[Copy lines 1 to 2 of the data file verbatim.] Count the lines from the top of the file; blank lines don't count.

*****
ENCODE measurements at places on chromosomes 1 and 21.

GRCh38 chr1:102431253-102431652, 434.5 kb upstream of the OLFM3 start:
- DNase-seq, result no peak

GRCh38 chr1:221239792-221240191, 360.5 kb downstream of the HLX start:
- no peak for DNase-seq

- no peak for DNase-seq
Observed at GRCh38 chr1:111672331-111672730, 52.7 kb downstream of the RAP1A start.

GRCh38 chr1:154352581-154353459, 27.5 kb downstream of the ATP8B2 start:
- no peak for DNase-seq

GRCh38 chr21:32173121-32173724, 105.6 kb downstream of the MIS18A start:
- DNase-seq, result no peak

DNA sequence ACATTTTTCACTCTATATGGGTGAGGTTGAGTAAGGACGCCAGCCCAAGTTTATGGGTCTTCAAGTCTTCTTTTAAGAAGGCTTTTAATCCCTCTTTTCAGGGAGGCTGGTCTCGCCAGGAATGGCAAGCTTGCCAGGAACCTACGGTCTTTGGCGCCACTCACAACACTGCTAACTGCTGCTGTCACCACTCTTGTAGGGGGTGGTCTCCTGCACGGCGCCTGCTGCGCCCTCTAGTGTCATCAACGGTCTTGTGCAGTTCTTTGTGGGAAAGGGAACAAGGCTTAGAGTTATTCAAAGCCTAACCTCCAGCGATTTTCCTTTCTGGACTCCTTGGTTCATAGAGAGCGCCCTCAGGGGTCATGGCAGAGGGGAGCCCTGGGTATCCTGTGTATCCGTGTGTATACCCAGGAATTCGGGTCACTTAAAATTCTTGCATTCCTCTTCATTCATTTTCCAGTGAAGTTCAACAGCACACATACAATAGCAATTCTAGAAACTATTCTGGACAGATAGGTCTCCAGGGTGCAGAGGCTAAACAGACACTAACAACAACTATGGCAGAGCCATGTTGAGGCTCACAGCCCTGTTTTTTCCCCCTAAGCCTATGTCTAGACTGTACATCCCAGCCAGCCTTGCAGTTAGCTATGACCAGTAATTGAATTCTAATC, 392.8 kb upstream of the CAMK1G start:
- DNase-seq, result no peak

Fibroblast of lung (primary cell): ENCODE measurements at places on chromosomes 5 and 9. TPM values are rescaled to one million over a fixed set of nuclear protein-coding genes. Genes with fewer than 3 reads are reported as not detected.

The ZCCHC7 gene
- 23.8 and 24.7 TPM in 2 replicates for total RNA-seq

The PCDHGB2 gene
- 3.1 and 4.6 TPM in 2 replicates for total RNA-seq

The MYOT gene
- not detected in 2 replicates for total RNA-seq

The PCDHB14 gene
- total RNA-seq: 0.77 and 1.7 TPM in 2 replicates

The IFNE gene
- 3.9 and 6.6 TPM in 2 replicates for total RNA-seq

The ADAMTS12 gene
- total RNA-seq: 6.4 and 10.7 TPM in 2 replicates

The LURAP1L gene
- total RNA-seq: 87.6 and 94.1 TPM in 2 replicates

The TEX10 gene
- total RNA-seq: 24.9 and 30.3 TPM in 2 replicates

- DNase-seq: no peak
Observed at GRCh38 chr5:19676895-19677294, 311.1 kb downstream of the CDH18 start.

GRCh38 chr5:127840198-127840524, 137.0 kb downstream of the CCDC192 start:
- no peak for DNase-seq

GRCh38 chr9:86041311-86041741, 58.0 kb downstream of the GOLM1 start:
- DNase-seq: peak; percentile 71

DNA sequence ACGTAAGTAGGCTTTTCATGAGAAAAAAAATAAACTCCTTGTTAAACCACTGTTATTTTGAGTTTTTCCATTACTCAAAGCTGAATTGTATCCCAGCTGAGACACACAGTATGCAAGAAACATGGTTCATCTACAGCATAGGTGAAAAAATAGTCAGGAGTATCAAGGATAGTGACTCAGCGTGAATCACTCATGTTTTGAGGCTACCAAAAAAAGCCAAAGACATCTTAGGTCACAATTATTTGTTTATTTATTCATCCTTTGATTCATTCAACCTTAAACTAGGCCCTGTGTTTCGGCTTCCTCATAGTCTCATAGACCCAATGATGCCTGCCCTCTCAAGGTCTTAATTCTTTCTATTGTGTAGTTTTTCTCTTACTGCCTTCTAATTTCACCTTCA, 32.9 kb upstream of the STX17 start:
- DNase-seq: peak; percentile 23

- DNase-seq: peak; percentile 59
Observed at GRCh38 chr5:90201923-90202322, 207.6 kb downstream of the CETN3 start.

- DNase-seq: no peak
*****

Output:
ENCODE measurements at places on chromosomes 1 and 21.

GRCh38 chr1:102431253-102431652, 434.5 kb upstream of the OLFM3 start: